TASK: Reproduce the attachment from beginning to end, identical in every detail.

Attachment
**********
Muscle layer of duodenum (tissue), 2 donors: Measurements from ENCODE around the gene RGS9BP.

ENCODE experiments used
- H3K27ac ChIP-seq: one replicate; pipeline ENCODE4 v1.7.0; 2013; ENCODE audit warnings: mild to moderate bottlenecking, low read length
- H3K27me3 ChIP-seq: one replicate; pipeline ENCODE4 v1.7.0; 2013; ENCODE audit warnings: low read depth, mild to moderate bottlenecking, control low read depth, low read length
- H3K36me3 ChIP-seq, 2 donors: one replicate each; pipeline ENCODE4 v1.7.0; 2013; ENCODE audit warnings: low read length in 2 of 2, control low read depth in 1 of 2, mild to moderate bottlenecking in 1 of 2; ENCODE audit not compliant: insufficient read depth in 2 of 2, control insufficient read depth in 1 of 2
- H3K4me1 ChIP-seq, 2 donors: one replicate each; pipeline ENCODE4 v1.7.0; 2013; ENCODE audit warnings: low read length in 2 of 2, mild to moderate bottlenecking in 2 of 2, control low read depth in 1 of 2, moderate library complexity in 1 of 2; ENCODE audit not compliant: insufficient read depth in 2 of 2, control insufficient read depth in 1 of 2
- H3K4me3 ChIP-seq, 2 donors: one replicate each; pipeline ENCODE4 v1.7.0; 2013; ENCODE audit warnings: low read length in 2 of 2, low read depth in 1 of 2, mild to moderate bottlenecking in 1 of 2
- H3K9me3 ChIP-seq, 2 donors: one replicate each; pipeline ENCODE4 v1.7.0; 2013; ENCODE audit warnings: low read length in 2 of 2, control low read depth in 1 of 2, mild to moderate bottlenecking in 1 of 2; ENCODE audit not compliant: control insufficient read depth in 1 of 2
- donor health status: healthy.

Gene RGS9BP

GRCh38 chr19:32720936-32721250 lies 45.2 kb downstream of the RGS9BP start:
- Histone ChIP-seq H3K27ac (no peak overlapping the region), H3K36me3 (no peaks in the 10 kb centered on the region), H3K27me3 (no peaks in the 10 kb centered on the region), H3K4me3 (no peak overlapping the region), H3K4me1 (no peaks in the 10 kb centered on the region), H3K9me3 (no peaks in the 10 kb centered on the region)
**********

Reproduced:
Muscle layer of duodenum (tissue), 2 donors: Measurements from ENCODE around the gene RGS9BP.

ENCODE experiments used
- H3K27ac ChIP-seq: one replicate; pipeline ENCODE4 v1.7.0; 2013; ENCODE audit warnings: mild to moderate bottlenecking, low read length
- H3K27me3 ChIP-seq: one replicate; pipeline ENCODE4 v1.7.0; 2013; ENCODE audit warnings: low read depth, mild to moderate bottlenecking, control low read depth, low read length
- H3K36me3 ChIP-seq, 2 donors: one replicate each; pipeline ENCODE4 v1.7.0; 2013; ENCODE audit warnings: low read length in 2 of 2, control low read depth in 1 of 2, mild to moderate bottlenecking in 1 of 2; ENCODE audit not compliant: insufficient read depth in 2 of 2, control insufficient read depth in 1 of 2
- H3K4me1 ChIP-seq, 2 donors: one replicate each; pipeline ENCODE4 v1.7.0; 2013; ENCODE audit warnings: low read length in 2 of 2, mild to moderate bottlenecking in 2 of 2, control low read depth in 1 of 2, moderate library complexity in 1 of 2; ENCODE audit not compliant: insufficient read depth in 2 of 2, control insufficient read depth in 1 of 2
- H3K4me3 ChIP-seq, 2 donors: one replicate each; pipeline ENCODE4 v1.7.0; 2013; ENCODE audit warnings: low read length in 2 of 2, low read depth in 1 of 2, mild to moderate bottlenecking in 1 of 2
- H3K9me3 ChIP-seq, 2 donors: one replicate each; pipeline ENCODE4 v1.7.0; 2013; ENCODE audit warnings: low read length in 2 of 2, control low read depth in 1 of 2, mild to moderate bottlenecking in 1 of 2; ENCODE audit not compliant: control insufficient read depth in 1 of 2
- donor health status: healthy.

Gene RGS9BP

GRCh38 chr19:32720936-32721250 lies 45.2 kb downstream of the RGS9BP start:
- Histone ChIP-seq H3K27ac (no peak overlapping the region), H3K36me3 (no peaks in the 10 kb centered on the region), H3K27me3 (no peaks in the 10 kb centered on the region), H3K4me3 (no peak overlapping the region), H3K4me1 (no peaks in the 10 kb centered on the region), H3K9me3 (no peaks in the 10 kb centered on the region)